by Isaac Arnsdorf President Donald Trump often touts a law he signed to speed up firings at the Department of Veterans Affairs. He and other Republicans see the law as a model for weakening civil service protections across the federal government.The administration’s case for the new law centered on Brian Hawkins. Hawkins was the director of the VA hospital in Washington when an internal investigation discovered safety risks for patients. The VA tried to fire Hawkins but got held up on appeal. Then-Secretary David Shulkin said Hawkins showed why “we need new accountability legislation and we need that now.” Once Congress passed the legislation, the VA used it to go after Hawkins a second time.Now, almost two years later, the VA’s case against Hawkins has fallen apart. On Tuesday, the government said it would give Hawkins his job back rather than defend the statute in court.While the administration tried to make Hawkins into a symbol of why it needed the legislation, court records tell a different story: of Trump appointees so eager to score political points that they ran roughshod over legal protections for civil servants.“They couldn’t defend their actions in court,” Hawkins said in an interview. “The VA took away my rights, I had no say, my 25-year career was gone. It violated everything I tried to teach my family and tried to believe in myself: this country was founded on a Constitution, the Bill of Rights, equal opportunity for all.”Hawkins argued that his firing was unconstitutional because the VA used a standard of proof that was too low. Since the government opted not to contest that claim, it could have repercussions for thousands of other VA employees who were fired under the accountability law, according to Jason Briefel, the executive director of the Senior Executives Association, which lobbies for high-ranking career officials.“The passage of this law was a signature achievement for the president and many members of Congress,” said Briefel, who also works for the law firm that represented Hawkins. “If they were wrong and this was indeed unconstitutional, now they’re going to have to go figure out what to do with thousands of folks fired under this authority.” Get Our Top Investigations Subscribe to the Big Story newsletter. Don’t miss out on ProPublica’s next investigation. Sign up and get the Big Story email whenever we break news. VA spokesman Curt Cashour said the agency “has complete confidence” in the law but declined to comment on the Hawkins case. A White House spokesman didn’t respond to a request for comment.House veterans committee chairman Mark Takano, a California Democrat, said he would hold hearings this summer to examine the VA’s implementation of the accountability law.“This is another example of how VA has misconstrued and unfairly applied legislation once lauded as the Administration’s preferred method to root out corruption,” Takano said in a statement. “Instead of weeding out troubled leadership and incompetent supervisors, this law has been exploited and misused to target whistleblowers and employees.”According to the government’s court filing, Hawkins will get back pay, but the VA could try to fire him again. The government now wants the judge to throw out Hawkins’ case as moot.Many of the details in the litigation have been sealed for more than a year because the government considers the information protected by attorney-client privilege. But ProPublica uncovered the information from other documents and people involved.Hawkins, 50, started working at the VA in 1992 cutting grass. He worked his way up through the ranks and in 2011 became director of the Washington hospital, overseeing a staff of 2,000 at the 200-bed facility three miles north of the Capitol. Under Hawkins’ charge, the hospital struggled with stocking medical supplies and filling leadership positions. In early 2017, Hawkins found out about problems in the logistics department and reported his concerns to the VA’s inspector general.The inspector general’s office found dirty storage areas and supply shortages that were endangering patients. The inspector general’s report didn’t name Hawkins but suggested that even higher-ranking officials in the VA health system were aware the problems and had failed to fix them. Shulkin was under pressure from Trump. As a candidate, Trump had campaigned on cracking down on errant VA employees, a rallying cry for conservative critics of the government-run health system. “You just need to start firing people,” Trump told Shulkin at a spring 2017 meeting with veterans groups, as reported in The Wall Street Journal. “Let them sue us. I don’t care if they sue us.”The VA could have taken action against Hawkins based on the problems at the hospital he ran, but that would have required an investigation — and time. The Trump administration didn’t want to wait. Political appointees said they wanted to fire Hawkins “for any reason we can find,” according to a June 2017 email sent by Scott Foster, a senior official overseeing the staff responsible for investigating VA executives. According to the email, the staff investigators responded that there was “insufficient evidence.” (Foster declined to discuss personnel matters, citing privacy rules, but he agreed to tell his story.)“We are setting ourselves up for slam-dunk due process fouls,” Foster said in the email, sent to his boss and the VA’s top lawyer. “We will lose this case on appeal, and in a very embarrassing way.”The VA fired Hawkins anyway.That same day, Foster was on a conference call where his boss, a political appointee named Peter O’Rourke, said he wanted 10 to 15 people who could be fired as soon as Trump signed the new accountability law, according to notes that Foster recorded later that month. Foster cautioned that the VA would still need to follow the legal process and act on evidence.O’Rourke responded by moving to fire Foster. The stated reason, according to the written notice that O’Rourke gave to Foster, was that Foster had voiced concerns about the legality of how the agency was firing civil servants.Foster knew that the law protected him from such explicit retaliation, but he wasn’t sure if that would matter. “I was wondering if I was going to be caught up in a time in our country’s history when the people who ran the government did not necessarily feel compelled to follow the law,” Foster said.O’Rourke, who later served as acting secretary and left the agency late last year, didn’t respond to phone messages.Foster filed a complaint with the Office of Special Counsel, or OSC, an independent federal agency that investigates retaliation against whistleblowers. OSC blocked the VA from firing Foster.OSC also received a complaint from Michael Culpepper, another senior official overseeing investigations of VA executives. Culpepper “witnessed VA leadership violate norms in seeking to terminate several senior level employees,” according to his lawyer, Mark Zaid. Culpepper became a whistleblower and suffered retaliation, Zaid said. Culpepper resigned in May 2017.Based on the complaints from Foster and Culpepper, OSC moved to halt Hawkins’ removal. An administrative judge agreed to pause the firing for 45 days so that OSC could investigate further.Shulkin seethed at the intervention. “No judge who has never run a hospital and never cared for our nation’s veterans will force me to put an employee back in a position when he allowed the facility to pose potential safety risks to our veterans,” he said in a press release.Shulkin, who was forced out in March 2018, didn’t respond to a request for comment.Rather than honor the 45-day pause, the VA said it would deploy the new accountability law that Trump had just signed. A Wall Street Journal editorial headlined “Can the VA Fire Anyone?” called the Hawkins case a critical test for the law’s powers. The order firing Hawkins was signed by Assistant Secretary for Congressional and Legislative Affairs Brooks Tucker, a political appointee who is outside the hospital system’s chain of command.“The media circus that the secretary went on really made me feel less than human,” Hawkins said. “My children were laughed at and questioned by their friends. My neighbors stopped speaking to my family. It was a struggle to leave my home. I gained 30 pounds. I developed hypertension. I’ve been in counseling for stress and depression. I was unsure of how was going to provide for my family.” Hawkins maintains that the Washington hospital had been on the upswing during his six-year tenure. When the inspector general’s office completed its review, it said Hawkins provided “ineffective leadership” but also faulted others above and below him. (A separate investigation found that Hawkins broke agency policy by sending sensitive information to a personal email account.)Conditions at the hospital got worse after Hawkins left. The facility was designated “critical” last year and now ranks among the worst-performing hospitals in the entire VA system. The inventory problems still weren’t fixed — inspections found that some procedures had to be canceled because the hospital ran out of needed equipment.“You’re using civil servants as political pawns to say, ‘OK, I fired them, therefore the problem is better,’ but a year or two years later, the logistics problem is still an issue,” Hawkins said. “It kills the efficiency of the organization, and then the ‘big bad VA doing bad things for veterans’ becomes a self-fulfilling prophecy.”Cashour, the VA spokesman, said the Washington hospital is making “significant improvements” such as reducing wait times, hiring nurses and referring more patients to private providers. The latter was another Trump campaign promise.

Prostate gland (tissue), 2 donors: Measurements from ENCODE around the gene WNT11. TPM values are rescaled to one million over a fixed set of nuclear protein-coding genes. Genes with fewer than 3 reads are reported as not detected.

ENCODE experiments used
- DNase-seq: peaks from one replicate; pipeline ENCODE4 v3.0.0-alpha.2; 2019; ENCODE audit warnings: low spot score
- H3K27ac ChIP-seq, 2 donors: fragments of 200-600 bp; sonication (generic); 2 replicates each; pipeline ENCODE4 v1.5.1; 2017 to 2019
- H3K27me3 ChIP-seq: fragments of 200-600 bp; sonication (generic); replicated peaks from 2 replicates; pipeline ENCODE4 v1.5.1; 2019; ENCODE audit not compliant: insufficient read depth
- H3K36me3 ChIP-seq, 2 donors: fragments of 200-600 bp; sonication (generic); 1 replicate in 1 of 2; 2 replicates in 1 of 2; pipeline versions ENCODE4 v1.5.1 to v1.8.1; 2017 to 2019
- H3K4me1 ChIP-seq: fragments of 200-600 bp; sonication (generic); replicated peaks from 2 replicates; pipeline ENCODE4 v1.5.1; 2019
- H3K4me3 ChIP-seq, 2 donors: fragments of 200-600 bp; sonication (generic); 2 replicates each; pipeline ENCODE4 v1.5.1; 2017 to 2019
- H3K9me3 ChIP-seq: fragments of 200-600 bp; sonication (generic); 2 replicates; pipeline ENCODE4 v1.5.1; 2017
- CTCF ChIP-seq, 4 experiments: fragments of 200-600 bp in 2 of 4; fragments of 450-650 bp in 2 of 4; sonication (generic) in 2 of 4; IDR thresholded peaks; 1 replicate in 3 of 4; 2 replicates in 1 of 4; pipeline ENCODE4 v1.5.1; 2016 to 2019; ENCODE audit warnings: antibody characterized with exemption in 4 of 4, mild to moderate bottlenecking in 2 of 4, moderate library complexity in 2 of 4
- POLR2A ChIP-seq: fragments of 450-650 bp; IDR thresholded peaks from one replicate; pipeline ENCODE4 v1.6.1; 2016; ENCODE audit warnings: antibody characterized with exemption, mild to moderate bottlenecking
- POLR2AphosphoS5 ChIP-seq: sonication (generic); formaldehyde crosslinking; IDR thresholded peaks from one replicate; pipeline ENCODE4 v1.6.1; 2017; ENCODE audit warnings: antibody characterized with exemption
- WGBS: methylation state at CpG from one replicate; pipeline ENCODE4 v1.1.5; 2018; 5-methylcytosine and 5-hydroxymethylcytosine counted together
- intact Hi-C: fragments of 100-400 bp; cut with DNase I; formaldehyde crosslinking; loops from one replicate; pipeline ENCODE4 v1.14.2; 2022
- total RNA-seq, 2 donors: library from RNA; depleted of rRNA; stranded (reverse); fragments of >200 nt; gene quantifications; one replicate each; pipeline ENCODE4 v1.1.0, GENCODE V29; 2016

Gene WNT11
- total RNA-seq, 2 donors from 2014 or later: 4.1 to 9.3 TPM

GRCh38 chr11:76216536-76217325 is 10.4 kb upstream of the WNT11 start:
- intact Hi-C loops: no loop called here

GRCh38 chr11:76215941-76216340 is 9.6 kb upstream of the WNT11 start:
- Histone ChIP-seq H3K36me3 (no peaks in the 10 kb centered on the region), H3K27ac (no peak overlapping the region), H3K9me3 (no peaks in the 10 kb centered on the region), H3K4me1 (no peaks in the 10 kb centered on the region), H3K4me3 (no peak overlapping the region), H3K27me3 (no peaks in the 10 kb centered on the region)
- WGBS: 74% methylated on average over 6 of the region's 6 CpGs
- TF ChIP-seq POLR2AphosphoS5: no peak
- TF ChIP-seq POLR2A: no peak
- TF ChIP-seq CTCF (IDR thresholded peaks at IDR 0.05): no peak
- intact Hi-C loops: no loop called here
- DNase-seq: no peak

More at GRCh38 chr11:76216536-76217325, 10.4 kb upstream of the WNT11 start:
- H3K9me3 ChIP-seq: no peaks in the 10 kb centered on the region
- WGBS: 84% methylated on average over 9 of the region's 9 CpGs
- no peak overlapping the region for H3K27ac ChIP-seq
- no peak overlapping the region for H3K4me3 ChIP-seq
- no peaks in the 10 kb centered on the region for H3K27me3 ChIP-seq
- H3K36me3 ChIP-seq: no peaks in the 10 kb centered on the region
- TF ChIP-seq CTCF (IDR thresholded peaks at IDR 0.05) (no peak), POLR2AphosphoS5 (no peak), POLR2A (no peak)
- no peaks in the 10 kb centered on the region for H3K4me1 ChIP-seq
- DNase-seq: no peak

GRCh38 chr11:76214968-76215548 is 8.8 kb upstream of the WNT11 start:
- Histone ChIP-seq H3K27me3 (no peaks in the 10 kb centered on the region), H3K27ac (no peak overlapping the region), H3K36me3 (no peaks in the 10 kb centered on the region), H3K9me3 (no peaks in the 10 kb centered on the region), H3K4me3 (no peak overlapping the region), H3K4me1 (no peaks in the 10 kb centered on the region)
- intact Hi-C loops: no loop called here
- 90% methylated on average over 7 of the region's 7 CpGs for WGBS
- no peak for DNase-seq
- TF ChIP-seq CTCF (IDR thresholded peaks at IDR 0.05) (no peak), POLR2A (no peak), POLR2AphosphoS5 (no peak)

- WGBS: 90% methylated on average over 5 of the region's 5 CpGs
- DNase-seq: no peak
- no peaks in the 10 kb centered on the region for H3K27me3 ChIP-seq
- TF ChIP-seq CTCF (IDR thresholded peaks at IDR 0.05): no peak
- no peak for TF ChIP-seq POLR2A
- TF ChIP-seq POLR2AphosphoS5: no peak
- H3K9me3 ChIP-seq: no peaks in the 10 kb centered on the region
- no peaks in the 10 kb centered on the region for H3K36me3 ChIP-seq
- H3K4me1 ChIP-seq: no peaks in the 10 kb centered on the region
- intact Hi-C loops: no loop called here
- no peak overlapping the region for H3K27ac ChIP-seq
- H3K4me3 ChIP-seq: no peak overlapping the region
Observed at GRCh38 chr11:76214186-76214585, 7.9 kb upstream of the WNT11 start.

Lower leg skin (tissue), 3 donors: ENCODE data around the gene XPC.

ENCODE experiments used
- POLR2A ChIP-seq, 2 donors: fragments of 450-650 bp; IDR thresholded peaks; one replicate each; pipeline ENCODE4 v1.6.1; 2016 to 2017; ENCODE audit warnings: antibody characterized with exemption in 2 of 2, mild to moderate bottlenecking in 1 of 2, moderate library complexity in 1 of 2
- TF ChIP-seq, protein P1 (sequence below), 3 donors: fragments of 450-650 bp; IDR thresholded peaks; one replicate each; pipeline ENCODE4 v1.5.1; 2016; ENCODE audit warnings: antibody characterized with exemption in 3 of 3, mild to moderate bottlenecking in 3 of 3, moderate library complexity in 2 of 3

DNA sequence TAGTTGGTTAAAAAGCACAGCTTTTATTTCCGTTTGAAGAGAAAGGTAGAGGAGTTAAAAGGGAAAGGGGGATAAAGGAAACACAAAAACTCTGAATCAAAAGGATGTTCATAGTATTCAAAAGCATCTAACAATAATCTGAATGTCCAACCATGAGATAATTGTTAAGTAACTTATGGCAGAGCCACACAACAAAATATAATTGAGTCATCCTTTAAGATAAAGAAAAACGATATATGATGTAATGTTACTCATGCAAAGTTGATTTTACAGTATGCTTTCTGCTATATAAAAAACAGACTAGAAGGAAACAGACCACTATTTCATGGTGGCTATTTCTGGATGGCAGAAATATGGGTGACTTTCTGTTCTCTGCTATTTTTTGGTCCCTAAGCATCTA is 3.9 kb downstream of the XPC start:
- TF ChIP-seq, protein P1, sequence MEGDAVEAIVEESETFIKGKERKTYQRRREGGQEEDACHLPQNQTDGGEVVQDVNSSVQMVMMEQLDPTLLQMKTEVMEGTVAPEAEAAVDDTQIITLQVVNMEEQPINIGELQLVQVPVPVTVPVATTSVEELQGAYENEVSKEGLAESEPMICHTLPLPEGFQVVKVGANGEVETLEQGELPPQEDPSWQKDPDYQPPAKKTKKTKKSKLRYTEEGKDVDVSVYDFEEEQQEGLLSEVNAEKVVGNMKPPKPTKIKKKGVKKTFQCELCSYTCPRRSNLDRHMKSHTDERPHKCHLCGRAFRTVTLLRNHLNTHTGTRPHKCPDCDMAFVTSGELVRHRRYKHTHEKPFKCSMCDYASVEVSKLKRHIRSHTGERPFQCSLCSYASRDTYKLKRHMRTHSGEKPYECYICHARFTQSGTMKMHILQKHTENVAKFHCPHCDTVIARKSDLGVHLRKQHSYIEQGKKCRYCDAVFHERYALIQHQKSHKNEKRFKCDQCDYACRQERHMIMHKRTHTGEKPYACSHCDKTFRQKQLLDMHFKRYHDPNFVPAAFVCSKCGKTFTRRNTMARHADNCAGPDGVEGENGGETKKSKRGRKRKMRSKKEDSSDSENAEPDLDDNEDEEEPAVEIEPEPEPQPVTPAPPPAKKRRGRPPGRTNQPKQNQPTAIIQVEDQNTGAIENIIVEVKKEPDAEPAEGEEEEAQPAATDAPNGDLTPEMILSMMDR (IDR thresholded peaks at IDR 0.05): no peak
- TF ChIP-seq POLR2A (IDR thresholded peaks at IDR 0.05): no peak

Intuit CEO in Internal Video: Hiding Free TurboTax Was In “Best Interest of Taxpayers”